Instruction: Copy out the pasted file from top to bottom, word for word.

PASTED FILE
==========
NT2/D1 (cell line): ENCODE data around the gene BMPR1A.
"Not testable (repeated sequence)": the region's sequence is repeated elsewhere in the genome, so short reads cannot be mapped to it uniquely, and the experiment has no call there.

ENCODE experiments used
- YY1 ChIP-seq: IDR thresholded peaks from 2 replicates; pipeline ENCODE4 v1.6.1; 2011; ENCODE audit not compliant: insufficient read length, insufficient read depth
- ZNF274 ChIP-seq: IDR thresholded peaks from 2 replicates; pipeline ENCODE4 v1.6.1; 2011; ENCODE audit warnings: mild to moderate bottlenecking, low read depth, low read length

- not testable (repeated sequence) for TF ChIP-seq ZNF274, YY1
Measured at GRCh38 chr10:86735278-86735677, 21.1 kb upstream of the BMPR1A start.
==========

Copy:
NT2/D1 (cell line): ENCODE data around the gene BMPR1A.
"Not testable (repeated sequence)": the region's sequence is repeated elsewhere in the genome, so short reads cannot be mapped to it uniquely, and the experiment has no call there.

ENCODE experiments used
- YY1 ChIP-seq: IDR thresholded peaks from 2 replicates; pipeline ENCODE4 v1.6.1; 2011; ENCODE audit not compliant: insufficient read length, insufficient read depth
- ZNF274 ChIP-seq: IDR thresholded peaks from 2 replicates; pipeline ENCODE4 v1.6.1; 2011; ENCODE audit warnings: mild to moderate bottlenecking, low read depth, low read length

- not testable (repeated sequence) for TF ChIP-seq ZNF274, YY1
Measured at GRCh38 chr10:86735278-86735677, 21.1 kb upstream of the BMPR1A start.